“If we want Australian stories to keep being told and Australia’s diverse artistic talent to succeed, it is crucial for the government and corporate Australia to value our creative culture. Financial support and remuneration make being an artist a viable career choice.” The airport is an exciting space for Kavanagh to work with as it is a democratic space, with vast walls and spaces ripe for transformation into an exhibition.

ANAT seems the perfect fit for Kavanagh as the organisation has been devoted to experimentation in the arts for 30 years. The institution works to connects artists with science and technology, opening up pathways to previously unimagined collaborations.

“My role is to tell the quite complex stories of these collaborations in a simple, compelling way. Stories like artist Eugenie Lee’s ANAT Synapse residency, which investigated how altering sensory perception using VR technologies might contribute towards chronic pain management, or artist Baden Pailthorpe, who worked with AFL player and crowd data to create a kind of sculptural video interpretation, making each player look like a cross between an avatar and a military aircraft. Pailthorpe, who collaborated with Aaron Coutts, a UTS professor of sports and exercise science, was asking questions about the nature of a crowd.”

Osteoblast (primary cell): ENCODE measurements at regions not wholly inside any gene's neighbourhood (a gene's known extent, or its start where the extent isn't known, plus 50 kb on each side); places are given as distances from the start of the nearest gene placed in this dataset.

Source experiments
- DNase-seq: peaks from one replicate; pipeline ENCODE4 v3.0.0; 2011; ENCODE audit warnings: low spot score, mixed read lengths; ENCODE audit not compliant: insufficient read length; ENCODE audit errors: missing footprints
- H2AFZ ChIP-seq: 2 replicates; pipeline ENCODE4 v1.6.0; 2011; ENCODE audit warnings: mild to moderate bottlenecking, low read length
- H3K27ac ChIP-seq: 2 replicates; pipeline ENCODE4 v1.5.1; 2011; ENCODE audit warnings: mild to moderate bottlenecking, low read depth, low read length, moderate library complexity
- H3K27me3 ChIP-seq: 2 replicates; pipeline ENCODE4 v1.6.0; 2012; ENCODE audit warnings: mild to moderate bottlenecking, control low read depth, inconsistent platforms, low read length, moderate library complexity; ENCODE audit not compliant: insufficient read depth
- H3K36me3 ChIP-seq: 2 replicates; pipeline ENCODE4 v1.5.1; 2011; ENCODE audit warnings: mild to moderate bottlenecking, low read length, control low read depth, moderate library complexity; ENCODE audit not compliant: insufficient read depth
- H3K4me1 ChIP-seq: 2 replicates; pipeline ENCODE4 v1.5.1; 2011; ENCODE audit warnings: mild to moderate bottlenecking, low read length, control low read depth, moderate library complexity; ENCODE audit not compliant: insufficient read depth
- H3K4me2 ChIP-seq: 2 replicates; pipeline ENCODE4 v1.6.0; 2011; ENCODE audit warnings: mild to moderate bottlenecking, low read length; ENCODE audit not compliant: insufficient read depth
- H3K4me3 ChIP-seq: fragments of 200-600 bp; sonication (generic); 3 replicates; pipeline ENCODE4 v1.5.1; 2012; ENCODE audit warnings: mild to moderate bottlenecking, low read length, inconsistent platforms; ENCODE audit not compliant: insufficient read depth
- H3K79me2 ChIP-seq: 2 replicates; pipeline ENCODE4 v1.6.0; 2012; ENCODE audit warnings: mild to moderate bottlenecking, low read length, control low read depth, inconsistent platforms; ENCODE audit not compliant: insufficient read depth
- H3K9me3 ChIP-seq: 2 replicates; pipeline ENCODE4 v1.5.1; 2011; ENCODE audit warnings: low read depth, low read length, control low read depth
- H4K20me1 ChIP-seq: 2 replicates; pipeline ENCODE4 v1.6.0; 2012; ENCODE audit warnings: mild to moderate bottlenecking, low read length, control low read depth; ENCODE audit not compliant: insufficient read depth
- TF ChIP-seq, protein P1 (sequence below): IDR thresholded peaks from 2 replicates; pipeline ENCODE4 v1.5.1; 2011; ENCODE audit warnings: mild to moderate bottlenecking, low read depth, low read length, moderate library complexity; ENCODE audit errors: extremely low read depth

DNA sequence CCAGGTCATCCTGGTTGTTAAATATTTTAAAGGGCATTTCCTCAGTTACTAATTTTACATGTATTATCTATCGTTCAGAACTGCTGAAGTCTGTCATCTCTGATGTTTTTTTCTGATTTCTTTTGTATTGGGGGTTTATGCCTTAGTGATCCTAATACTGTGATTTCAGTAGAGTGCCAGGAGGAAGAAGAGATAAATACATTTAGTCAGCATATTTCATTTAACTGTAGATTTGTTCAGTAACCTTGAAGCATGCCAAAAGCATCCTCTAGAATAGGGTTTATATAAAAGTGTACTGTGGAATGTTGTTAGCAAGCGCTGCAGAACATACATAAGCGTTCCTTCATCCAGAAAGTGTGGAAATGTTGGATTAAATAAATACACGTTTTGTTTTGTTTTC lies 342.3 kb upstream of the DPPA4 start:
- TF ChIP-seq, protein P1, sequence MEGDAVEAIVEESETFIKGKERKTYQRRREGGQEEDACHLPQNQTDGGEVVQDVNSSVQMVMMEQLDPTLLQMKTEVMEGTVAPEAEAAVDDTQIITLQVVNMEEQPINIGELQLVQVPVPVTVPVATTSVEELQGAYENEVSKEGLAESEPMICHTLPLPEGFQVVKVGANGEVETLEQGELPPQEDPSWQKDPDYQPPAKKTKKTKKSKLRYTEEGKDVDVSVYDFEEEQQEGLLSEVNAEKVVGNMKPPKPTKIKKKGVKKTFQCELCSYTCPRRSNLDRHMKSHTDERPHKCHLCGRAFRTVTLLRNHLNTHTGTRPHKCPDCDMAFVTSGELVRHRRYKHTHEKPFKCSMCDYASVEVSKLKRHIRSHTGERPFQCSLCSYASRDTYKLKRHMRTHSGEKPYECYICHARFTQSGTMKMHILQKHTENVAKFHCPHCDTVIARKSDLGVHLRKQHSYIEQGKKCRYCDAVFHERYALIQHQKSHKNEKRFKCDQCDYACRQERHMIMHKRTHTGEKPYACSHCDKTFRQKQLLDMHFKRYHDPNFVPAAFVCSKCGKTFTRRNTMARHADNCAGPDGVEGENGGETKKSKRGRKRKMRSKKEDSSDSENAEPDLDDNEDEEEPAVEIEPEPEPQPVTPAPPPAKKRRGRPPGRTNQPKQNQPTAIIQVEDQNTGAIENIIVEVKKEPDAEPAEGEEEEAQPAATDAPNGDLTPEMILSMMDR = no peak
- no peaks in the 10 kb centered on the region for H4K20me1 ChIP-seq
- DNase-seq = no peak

ANAT, Kavanagh explains, ‘champions experimentation, with a focus on the research and process rather than the outcome. “ANAT introduces artists to new experiences, with no expectation that they will deliver something in return, other than to grow and learn.

“ANAT also exposes an artist’s way of looking at the world to the science and technology sectors. A CSIRO scientist recently described how he learnt a lot from his artist collaborator’s fearlessness, and his expectation of the residency was that it would broaden the ‘lens on their research’,” says Kavanagh.

Whether she is working to transform a public space into a gallery or build a new restaurant, Kavanagh believes collaboration is vital. “Collaboration is in ANAT’s DNA, it’s actually one of our core tag-lines,” says Kavanagh. “The organisation’s chief ambition is to build relationships across industry, academia, the community and government to create unique opportunities for artists. Some of our collaborators include the CSIRO, the Australian Antarctic Division and the Australian Wine Research Institute.” As an independent curator Kavanagh also sees collaboration as essential saying that, “after all it’s other people’s stories I’m telling.”

Adelaide Airport is currently featuring an exhibition of graduates from the Adelaide Central School of Art, and Kavanagh has just curated the Karoonda Council Silo project that sees a diverse selection of SA artists’ works projected onto the silos of Mallee towns throughout the year.

Note: Leo Greenfield’s illustrations were featured in an exhibition at Adelaide Airport in 2019

Leo Greenfield

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Leo Greenfield is freelance illustrator. His work can be found at leogreenfield.com.